Running Tales

StanChart Nairobi Marathon: What a Day!!

Today was incredible for me, accomplishing my first ever marathon! I’m beside myself with excitement at having entered the famous (or infamous) Club42!!

I’m particularly delighted because I trained for 4:30 and I finished just inside that time – 4:29:27 by my Garmin.

I have special appreciation for the support volunteers and the CRE for organising such fantastic support. I know, for a fact, I would not have made it without your encouragement and ensuring I had fruit and Fanta at intervals.

Finally, Peter Macharia: you were my rock when I finally ran out of physical strength and was too exhausted to summon my own mental reserves. At 39.5km, I ran past Susan, Peter and a couple of other Swaras on route support and I said, “I’m so tired.” Even I didn’t realise it was a cry for help! ???? Peter did and he ran the last 3km with me, leaving me at the stadium entrance with only 200m to the finish. It is thanks to him that I finished strong. On my own, I would have ran-walked that final stretch.

Abdi, Ajaa and other route photographers: every time I happened on any of you with your cameras, I purposed to smile and smiling gave me pep!

Mbarire and Ndinda: you two ladies gave me so much encouragement today and even in the run-up to today! Thank you!

And there are many more “Thank yous” that i have yet to say, to so many of you. As I contemplated today, I realised -and not for the first time- that Swara support begins long before race day. Swaras totally rock!!

Once it all sinks in, I will endeavour to pen a recap of my experience. For now, though, I just wanted to share my excitement and appreciation.

See you all soon! Happy recovery week!! And congratulations to all today’s runners and volunteers!! We got this!

Running Tales

Nairobi Marathon 2015: Of Disappointment and Unexpected Gains

Nairobi Marathon 2015First, I have to ‘fess up and say that, before this year, I had never run the Nairobi Half Marathon. I have run other half marathons, but whenever the Nairobi Marathon came around, I either ran the 10k or gave it a miss altogether. This intro is not quite so random – it becomes relevant later on.

The half marathons I ran before 2015 were mostly unpleasant and really difficult because I would never really dedicate myself to building up the mileage and fitness for them. So I would run them and curse the whole affair for days after the fact, until my body finally recovered. I did run fairly consistently, but I was typically a 10k runner and only very occasionally would I run a 15k Saturday Swara run. That changed in 2014, when I began to challenge myself to longer distances and discovered that there was huge gratification – a great sense of reward and accomplishment – in distance running. In December of that year, I decided that 2015 would be the year I ran my first full marathon.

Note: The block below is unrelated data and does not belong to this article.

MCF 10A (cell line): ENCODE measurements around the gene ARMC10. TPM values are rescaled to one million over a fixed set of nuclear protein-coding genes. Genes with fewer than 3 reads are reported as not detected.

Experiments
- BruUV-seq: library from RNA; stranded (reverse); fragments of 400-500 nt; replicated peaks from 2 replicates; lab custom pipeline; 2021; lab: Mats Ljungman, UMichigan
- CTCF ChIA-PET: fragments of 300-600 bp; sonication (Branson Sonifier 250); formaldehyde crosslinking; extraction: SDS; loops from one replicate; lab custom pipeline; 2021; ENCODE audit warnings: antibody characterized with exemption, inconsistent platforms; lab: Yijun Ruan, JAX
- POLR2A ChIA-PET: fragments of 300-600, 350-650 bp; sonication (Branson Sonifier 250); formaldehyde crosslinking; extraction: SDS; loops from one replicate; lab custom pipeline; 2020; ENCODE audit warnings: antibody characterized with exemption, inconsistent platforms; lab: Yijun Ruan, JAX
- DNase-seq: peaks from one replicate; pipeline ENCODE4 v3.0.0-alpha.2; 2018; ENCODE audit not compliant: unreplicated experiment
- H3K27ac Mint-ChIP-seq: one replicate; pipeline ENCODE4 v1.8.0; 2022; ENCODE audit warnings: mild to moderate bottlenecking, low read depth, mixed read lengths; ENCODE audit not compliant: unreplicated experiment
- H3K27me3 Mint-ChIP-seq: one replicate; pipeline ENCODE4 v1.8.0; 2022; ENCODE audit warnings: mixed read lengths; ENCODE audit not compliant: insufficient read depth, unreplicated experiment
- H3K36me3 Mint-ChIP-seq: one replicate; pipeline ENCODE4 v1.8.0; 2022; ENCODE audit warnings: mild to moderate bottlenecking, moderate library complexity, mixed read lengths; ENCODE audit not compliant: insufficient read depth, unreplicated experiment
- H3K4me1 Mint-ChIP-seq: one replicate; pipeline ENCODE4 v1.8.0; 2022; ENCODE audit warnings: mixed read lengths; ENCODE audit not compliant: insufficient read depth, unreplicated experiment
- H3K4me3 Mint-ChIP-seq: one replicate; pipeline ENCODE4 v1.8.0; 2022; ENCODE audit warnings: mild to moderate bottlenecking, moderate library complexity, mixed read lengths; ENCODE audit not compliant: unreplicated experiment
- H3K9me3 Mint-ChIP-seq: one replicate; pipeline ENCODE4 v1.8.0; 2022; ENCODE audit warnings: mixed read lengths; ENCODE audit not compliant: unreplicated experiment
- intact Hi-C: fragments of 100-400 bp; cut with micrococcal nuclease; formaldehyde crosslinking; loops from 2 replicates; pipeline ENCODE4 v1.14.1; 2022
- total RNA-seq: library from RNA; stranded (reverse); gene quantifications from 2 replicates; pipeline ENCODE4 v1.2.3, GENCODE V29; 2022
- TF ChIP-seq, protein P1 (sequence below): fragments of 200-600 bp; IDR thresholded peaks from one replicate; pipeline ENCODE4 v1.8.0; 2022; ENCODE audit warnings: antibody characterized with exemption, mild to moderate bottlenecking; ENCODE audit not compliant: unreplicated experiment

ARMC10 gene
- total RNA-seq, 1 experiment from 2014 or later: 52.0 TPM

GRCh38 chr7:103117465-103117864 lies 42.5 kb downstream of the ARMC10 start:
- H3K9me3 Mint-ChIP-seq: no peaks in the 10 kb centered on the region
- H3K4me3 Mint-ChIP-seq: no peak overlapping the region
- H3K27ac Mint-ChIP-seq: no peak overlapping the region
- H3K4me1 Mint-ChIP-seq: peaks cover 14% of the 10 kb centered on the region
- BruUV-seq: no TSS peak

With my sights set on a marathon victory, I trained for the Kilimanjaro Half Marathon 2015 and ran it in 02:09:37 and was fit enough that I actually enjoyed the race and did not suffer regret and agony after. I continued training, building up mileage and confidence that I could and, indeed, would run the Nairobi Marathon (full) 2015. For accountability and to surround myself with encouragers, I told the Swaras, my family, friends, colleagues, my Instagram community…everyone! I set up a training program on Asics website (recommended to me by Jael from a conversation in Arusha) and was following it committedly and experiencing improvement week-on-week. As soon as online registration opened for the Nairobi Marathon, I registered for the 42k.

Then I developed an injury.

Undeterred, I started physiotherapy (in addition to regular foam rolling, which I had already been doing) and continued training. The physio was working but, as you can imagine, progress was significantly hampered by the fact that I was training through physio, so it was 5 steps forward, 2 steps backward. I managed 27.5k in Iten and thought, “Yes, if could do this, I will be well in time for StanChart.” Not so. When I attempted my 35k run, which would have been my final long run before going into taper, I strained my leg so badly that my skin bruised from the inflammation in my muscles. At that point my denial came to an abrupt end and reason kicked in: even if I managed to cover 42k in that state (which was unlikely), I would most probably damage my knee and that simply wasn’t worth it. A marathon was off the cards for me this year.

The disappointment was crushing. Even I didn’t realise just how badly I wanted this personal victory until I realised I wouldn’t be able to even attempt it, after all. I got over it; I rationalised it by the fact that I had never run the Nairobi Half Marathon anyway, so I may as well do that and collect that medal. See where that random intro becomes relevant? I registered for the Half Marathon and stopped running to just allow my leg to heal.